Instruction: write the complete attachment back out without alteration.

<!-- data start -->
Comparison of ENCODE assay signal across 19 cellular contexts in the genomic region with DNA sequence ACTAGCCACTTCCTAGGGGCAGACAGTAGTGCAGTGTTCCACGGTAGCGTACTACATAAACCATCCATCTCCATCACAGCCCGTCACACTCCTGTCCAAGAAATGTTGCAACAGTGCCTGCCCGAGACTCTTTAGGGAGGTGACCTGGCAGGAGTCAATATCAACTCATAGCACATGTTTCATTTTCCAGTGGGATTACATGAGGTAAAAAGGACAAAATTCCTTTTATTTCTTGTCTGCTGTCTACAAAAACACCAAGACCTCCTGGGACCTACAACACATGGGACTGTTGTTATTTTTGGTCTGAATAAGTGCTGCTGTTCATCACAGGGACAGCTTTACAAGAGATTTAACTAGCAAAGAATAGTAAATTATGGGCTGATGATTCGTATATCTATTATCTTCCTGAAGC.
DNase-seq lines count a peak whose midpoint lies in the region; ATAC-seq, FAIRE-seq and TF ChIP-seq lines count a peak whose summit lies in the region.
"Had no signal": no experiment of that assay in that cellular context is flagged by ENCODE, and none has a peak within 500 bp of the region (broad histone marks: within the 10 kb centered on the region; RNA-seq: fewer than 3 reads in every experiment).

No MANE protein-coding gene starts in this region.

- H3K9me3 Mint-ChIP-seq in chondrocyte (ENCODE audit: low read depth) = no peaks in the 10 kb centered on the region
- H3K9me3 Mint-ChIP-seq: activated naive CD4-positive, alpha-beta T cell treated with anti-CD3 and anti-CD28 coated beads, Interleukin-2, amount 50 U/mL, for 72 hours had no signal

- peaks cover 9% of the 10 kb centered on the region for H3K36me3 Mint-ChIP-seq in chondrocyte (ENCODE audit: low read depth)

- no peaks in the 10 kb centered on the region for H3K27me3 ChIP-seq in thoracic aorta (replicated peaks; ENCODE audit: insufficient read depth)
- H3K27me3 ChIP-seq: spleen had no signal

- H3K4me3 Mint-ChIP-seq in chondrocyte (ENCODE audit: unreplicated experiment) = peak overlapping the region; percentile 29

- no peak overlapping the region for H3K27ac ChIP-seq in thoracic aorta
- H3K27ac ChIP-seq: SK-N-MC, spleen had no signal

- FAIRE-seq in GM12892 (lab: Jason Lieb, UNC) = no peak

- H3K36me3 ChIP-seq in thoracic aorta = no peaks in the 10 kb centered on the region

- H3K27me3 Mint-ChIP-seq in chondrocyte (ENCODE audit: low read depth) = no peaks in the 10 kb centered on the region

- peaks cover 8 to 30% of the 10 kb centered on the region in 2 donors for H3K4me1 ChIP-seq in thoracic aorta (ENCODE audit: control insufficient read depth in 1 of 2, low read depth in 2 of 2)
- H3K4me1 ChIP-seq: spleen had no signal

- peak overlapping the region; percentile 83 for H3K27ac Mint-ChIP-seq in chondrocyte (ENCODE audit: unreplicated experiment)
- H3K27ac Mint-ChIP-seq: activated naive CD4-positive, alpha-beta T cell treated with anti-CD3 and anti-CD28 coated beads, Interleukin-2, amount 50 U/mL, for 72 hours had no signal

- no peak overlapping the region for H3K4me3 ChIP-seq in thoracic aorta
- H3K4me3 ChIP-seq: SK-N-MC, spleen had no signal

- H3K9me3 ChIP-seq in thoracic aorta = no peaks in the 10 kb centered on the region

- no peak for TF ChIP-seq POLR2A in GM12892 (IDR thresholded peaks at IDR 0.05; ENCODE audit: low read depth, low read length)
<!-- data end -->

Comparison of ENCODE assay signal across 19 cellular contexts in the genomic region with DNA sequence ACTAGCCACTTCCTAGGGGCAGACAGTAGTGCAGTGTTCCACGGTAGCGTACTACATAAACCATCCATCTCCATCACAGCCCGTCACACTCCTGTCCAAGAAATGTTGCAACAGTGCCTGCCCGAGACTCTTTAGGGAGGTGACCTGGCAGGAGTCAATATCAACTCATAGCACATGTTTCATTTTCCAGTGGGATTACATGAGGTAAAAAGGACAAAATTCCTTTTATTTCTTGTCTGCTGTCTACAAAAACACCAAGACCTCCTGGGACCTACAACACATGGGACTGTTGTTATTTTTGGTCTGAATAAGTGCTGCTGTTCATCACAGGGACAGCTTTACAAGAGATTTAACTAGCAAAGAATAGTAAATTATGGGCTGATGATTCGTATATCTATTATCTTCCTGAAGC.
DNase-seq lines count a peak whose midpoint lies in the region; ATAC-seq, FAIRE-seq and TF ChIP-seq lines count a peak whose summit lies in the region.
"Had no signal": no experiment of that assay in that cellular context is flagged by ENCODE, and none has a peak within 500 bp of the region (broad histone marks: within the 10 kb centered on the region; RNA-seq: fewer than 3 reads in every experiment).

No MANE protein-coding gene starts in this region.

- H3K9me3 Mint-ChIP-seq in chondrocyte (ENCODE audit: low read depth) = no peaks in the 10 kb centered on the region
- H3K9me3 Mint-ChIP-seq: activated naive CD4-positive, alpha-beta T cell treated with anti-CD3 and anti-CD28 coated beads, Interleukin-2, amount 50 U/mL, for 72 hours had no signal

- peaks cover 9% of the 10 kb centered on the region for H3K36me3 Mint-ChIP-seq in chondrocyte (ENCODE audit: low read depth)

- no peaks in the 10 kb centered on the region for H3K27me3 ChIP-seq in thoracic aorta (replicated peaks; ENCODE audit: insufficient read depth)
- H3K27me3 ChIP-seq: spleen had no signal

- H3K4me3 Mint-ChIP-seq in chondrocyte (ENCODE audit: unreplicated experiment) = peak overlapping the region; percentile 29

- no peak overlapping the region for H3K27ac ChIP-seq in thoracic aorta
- H3K27ac ChIP-seq: SK-N-MC, spleen had no signal

- FAIRE-seq in GM12892 (lab: Jason Lieb, UNC) = no peak

- H3K36me3 ChIP-seq in thoracic aorta = no peaks in the 10 kb centered on the region

- H3K27me3 Mint-ChIP-seq in chondrocyte (ENCODE audit: low read depth) = no peaks in the 10 kb centered on the region

- peaks cover 8 to 30% of the 10 kb centered on the region in 2 donors for H3K4me1 ChIP-seq in thoracic aorta (ENCODE audit: control insufficient read depth in 1 of 2, low read depth in 2 of 2)
- H3K4me1 ChIP-seq: spleen had no signal

- peak overlapping the region; percentile 83 for H3K27ac Mint-ChIP-seq in chondrocyte (ENCODE audit: unreplicated experiment)
- H3K27ac Mint-ChIP-seq: activated naive CD4-positive, alpha-beta T cell treated with anti-CD3 and anti-CD28 coated beads, Interleukin-2, amount 50 U/mL, for 72 hours had no signal

- no peak overlapping the region for H3K4me3 ChIP-seq in thoracic aorta
- H3K4me3 ChIP-seq: SK-N-MC, spleen had no signal

- H3K9me3 ChIP-seq in thoracic aorta = no peaks in the 10 kb centered on the region

- no peak for TF ChIP-seq POLR2A in GM12892 (IDR thresholded peaks at IDR 0.05; ENCODE audit: low read depth, low read length)